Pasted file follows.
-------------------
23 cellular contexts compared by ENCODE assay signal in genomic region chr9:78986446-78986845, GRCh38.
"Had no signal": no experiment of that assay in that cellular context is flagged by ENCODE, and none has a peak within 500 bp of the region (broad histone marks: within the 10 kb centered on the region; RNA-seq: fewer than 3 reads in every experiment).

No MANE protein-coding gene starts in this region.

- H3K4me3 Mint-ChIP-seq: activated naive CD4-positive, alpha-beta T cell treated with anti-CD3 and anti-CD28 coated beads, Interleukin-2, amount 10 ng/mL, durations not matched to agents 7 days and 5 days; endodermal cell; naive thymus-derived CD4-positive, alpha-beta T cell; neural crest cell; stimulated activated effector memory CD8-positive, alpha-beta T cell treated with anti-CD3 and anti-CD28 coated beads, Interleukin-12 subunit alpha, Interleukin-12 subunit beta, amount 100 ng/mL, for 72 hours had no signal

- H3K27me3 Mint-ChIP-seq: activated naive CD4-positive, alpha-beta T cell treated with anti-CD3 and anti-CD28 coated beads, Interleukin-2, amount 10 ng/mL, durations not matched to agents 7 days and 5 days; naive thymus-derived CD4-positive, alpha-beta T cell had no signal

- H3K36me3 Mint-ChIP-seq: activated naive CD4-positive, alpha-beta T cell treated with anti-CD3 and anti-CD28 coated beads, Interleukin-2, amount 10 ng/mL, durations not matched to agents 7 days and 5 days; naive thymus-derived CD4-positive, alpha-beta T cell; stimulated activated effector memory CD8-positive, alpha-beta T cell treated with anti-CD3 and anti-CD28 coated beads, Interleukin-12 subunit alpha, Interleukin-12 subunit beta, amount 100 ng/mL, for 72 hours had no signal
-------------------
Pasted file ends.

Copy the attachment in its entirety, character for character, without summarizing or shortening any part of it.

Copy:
23 cellular contexts compared by ENCODE assay signal in genomic region chr9:78986446-78986845, GRCh38.
"Had no signal": no experiment of that assay in that cellular context is flagged by ENCODE, and none has a peak within 500 bp of the region (broad histone marks: within the 10 kb centered on the region; RNA-seq: fewer than 3 reads in every experiment).

No MANE protein-coding gene starts in this region.

- H3K4me3 Mint-ChIP-seq: activated naive CD4-positive, alpha-beta T cell treated with anti-CD3 and anti-CD28 coated beads, Interleukin-2, amount 10 ng/mL, durations not matched to agents 7 days and 5 days; endodermal cell; naive thymus-derived CD4-positive, alpha-beta T cell; neural crest cell; stimulated activated effector memory CD8-positive, alpha-beta T cell treated with anti-CD3 and anti-CD28 coated beads, Interleukin-12 subunit alpha, Interleukin-12 subunit beta, amount 100 ng/mL, for 72 hours had no signal

- H3K27me3 Mint-ChIP-seq: activated naive CD4-positive, alpha-beta T cell treated with anti-CD3 and anti-CD28 coated beads, Interleukin-2, amount 10 ng/mL, durations not matched to agents 7 days and 5 days; naive thymus-derived CD4-positive, alpha-beta T cell had no signal

- H3K36me3 Mint-ChIP-seq: activated naive CD4-positive, alpha-beta T cell treated with anti-CD3 and anti-CD28 coated beads, Interleukin-2, amount 10 ng/mL, durations not matched to agents 7 days and 5 days; naive thymus-derived CD4-positive, alpha-beta T cell; stimulated activated effector memory CD8-positive, alpha-beta T cell treated with anti-CD3 and anti-CD28 coated beads, Interleukin-12 subunit alpha, Interleukin-12 subunit beta, amount 100 ng/mL, for 72 hours had no signal